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Do Directors Own AFC Energy plc (LON:AFC) Shares?

Simply Wall St

A look at the shareholders of AFC Energy plc (LON:AFC) can tell us which group is most powerful. Institutions often own shares in more established companies, while it's not unusual to see insiders own a fair bit of smaller companies. We also tend to see lower insider ownership in companies that were previously publicly owned.

AFC Energy is a smaller company with a market capitalization of UK£14m, so it may still be flying under the radar of many institutional investors. Our analysis of the ownership of the company, below, shows that institutions own shares in the company. Let's take a closer look to see what the different types of shareholder can tell us about AFC.

Check out our latest analysis for AFC Energy

AIM:AFC Ownership Summary, April 24th 2019

What Does The Institutional Ownership Tell Us About AFC Energy?

Institutional investors commonly compare their own returns to the returns of a commonly followed index. So they generally do consider buying larger companies that are included in the relevant benchmark index.

As you can see, institutional investors own 81% of AFC Energy. This can indicate that the company has a certain degree of credibility in the investment community. However, it is best to be wary of relying on the supposed validation that comes with institutional investors. They too, get it wrong sometimes. When multiple institutions own a stock, there's always a risk that they are in a 'crowded trade'. When such a trade goes wrong, multiple parties may compete to sell stock fast. This risk is higher in a company without a history of growth. You can see AFC Energy's historic earnings and revenue, below, but keep in mind there's always more to the story.

AIM:AFC Income Statement, April 24th 2019

Institutional investors own over 50% of the company, so together than can probably strongly influence board decisions. We note that hedge funds don't have a meaningful investment in AFC Energy. We're not picking up on any analyst coverage of the stock at the moment, so the company is unlikely to be widely held.

Insider Ownership Of AFC Energy

While the precise definition of an insider can be subjective, almost everyone considers board members to be insiders. The company management answer to the board; and the latter should represent the interests of shareholders. Notably, sometimes top-level managers are on the board, themselves.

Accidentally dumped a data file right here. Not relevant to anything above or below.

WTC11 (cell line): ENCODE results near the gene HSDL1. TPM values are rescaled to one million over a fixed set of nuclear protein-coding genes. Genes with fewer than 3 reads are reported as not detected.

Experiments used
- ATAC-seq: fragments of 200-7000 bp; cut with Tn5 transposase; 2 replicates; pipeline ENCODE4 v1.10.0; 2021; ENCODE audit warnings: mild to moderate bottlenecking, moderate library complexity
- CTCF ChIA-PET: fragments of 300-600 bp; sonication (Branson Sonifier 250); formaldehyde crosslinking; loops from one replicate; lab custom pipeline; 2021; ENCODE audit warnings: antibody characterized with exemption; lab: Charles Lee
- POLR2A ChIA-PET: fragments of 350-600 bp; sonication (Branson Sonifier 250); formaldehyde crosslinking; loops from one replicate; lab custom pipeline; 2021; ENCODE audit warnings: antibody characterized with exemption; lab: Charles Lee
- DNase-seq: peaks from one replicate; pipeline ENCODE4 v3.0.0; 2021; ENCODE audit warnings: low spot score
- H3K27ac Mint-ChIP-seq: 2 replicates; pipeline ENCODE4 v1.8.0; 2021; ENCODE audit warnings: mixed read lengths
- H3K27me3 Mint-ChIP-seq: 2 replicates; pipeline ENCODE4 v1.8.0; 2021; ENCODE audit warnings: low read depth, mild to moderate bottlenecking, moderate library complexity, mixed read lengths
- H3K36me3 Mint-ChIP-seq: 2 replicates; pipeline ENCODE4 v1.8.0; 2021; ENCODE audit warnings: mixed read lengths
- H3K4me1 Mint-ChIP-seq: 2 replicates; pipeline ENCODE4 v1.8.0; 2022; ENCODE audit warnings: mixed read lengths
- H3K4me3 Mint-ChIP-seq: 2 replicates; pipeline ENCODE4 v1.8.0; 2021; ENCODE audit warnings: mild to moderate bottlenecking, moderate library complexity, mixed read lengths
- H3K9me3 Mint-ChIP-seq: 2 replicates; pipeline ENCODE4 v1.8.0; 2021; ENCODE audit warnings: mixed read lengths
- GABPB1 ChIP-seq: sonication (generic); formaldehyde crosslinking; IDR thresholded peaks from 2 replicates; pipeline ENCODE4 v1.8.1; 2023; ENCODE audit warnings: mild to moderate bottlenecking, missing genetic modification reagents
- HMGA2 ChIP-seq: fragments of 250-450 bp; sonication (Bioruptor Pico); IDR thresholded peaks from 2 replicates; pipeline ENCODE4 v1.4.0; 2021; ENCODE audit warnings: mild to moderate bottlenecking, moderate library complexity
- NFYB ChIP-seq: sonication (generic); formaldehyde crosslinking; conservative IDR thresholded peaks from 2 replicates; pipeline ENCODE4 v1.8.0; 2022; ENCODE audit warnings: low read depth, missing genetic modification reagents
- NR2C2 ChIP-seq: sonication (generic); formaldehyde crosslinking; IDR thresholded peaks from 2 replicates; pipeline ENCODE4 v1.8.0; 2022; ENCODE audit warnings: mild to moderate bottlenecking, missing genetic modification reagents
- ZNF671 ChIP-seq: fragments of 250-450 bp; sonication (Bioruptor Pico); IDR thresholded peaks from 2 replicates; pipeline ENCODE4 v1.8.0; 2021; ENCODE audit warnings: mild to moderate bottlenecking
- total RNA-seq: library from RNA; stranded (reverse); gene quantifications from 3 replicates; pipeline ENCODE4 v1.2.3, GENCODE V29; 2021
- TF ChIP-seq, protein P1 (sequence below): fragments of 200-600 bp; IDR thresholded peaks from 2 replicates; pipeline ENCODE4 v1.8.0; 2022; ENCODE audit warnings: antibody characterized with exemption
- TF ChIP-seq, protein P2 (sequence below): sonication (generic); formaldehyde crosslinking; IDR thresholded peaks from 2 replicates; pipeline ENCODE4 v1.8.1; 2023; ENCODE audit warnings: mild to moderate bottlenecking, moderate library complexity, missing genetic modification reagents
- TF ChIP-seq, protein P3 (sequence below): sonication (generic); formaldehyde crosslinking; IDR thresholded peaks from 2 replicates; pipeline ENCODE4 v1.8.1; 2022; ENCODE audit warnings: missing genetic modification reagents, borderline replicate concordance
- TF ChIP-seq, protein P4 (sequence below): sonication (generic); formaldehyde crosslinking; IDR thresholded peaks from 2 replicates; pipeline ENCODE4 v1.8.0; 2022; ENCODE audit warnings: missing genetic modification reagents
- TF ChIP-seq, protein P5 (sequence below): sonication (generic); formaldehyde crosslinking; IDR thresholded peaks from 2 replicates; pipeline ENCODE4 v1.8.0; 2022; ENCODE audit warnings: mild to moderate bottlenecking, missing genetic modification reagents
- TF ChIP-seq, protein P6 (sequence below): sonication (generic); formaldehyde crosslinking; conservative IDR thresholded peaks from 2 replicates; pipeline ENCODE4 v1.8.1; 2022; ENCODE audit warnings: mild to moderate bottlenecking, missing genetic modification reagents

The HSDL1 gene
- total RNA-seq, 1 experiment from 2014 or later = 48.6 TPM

Most consider insider ownership a positive because it can indicate the board is well aligned with other shareholders. However, on some occasions too much power is concentrated within this group.

Our most recent data indicates that insiders own some shares in AFC Energy plc. In their own names, insiders own UK£639k worth of stock in the UK£14m company. Some would say this shows alignment of interests between shareholders and the board, though I generally prefer to see bigger insider holdings. But it might be worth checking if those insiders have been selling.

General Public Ownership

With a 14% ownership, the general public have some degree of sway over AFC. While this group can't necessarily call the shots, it can certainly have a real influence on how the company is run.

Next Steps:

While it is well worth considering the different groups that own a company, there are other factors that are even more important.

Many find it useful to take an in depth look at how a company has performed in the past. You can access this detailed graph of past earnings, revenue and cash flow .

Of course this may not be the best stock to buy. So take a peek at this free free list of interesting companies.

NB: Figures in this article are calculated using data from the last twelve months, which refer to the 12-month period ending on the last date of the month the financial statement is dated. This may not be consistent with full year annual report figures.

We aim to bring you long-term focused research analysis driven by fundamental data. Note that our analysis may not factor in the latest price-sensitive company announcements or qualitative material.

If you spot an error that warrants correction, please contact the editor at editorial-team@simplywallst.com. This article by Simply Wall St is general in nature. It does not constitute a recommendation to buy or sell any stock, and does not take account of your objectives, or your financial situation. Simply Wall St has no position in the stocks mentioned. Thank you for reading.